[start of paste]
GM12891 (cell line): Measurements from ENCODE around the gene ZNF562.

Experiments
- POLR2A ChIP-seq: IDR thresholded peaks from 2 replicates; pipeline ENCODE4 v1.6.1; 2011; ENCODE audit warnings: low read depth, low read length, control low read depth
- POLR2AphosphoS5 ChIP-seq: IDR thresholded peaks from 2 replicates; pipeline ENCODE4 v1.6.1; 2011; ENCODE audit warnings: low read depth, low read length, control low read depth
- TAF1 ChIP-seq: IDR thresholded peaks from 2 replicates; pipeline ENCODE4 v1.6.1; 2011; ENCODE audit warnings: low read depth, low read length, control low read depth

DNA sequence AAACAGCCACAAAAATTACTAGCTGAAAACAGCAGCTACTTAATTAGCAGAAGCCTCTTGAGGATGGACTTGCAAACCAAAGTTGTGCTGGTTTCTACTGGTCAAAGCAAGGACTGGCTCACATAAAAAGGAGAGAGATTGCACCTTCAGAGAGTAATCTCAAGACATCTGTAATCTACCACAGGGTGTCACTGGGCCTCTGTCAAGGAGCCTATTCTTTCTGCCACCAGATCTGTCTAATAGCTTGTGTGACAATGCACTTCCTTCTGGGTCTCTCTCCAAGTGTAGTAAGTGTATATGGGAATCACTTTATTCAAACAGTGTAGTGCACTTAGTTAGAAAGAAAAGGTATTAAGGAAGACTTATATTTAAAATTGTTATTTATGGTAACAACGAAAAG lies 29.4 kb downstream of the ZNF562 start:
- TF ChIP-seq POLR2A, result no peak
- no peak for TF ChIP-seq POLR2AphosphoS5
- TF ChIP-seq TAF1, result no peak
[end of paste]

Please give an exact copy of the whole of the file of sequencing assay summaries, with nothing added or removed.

GM12891 (cell line): Measurements from ENCODE around the gene ZNF562.

Experiments
- POLR2A ChIP-seq: IDR thresholded peaks from 2 replicates; pipeline ENCODE4 v1.6.1; 2011; ENCODE audit warnings: low read depth, low read length, control low read depth
- POLR2AphosphoS5 ChIP-seq: IDR thresholded peaks from 2 replicates; pipeline ENCODE4 v1.6.1; 2011; ENCODE audit warnings: low read depth, low read length, control low read depth
- TAF1 ChIP-seq: IDR thresholded peaks from 2 replicates; pipeline ENCODE4 v1.6.1; 2011; ENCODE audit warnings: low read depth, low read length, control low read depth

DNA sequence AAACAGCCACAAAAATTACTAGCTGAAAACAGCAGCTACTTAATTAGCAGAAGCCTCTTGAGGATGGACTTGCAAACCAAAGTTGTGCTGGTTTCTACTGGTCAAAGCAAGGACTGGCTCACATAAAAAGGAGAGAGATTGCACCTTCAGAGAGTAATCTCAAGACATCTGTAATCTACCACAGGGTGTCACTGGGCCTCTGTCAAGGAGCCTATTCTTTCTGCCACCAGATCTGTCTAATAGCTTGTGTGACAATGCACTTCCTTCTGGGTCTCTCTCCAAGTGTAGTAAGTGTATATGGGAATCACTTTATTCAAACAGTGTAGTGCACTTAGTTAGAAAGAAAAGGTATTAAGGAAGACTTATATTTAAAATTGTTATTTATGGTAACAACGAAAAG lies 29.4 kb downstream of the ZNF562 start:
- TF ChIP-seq POLR2A, result no peak
- no peak for TF ChIP-seq POLR2AphosphoS5
- TF ChIP-seq TAF1, result no peak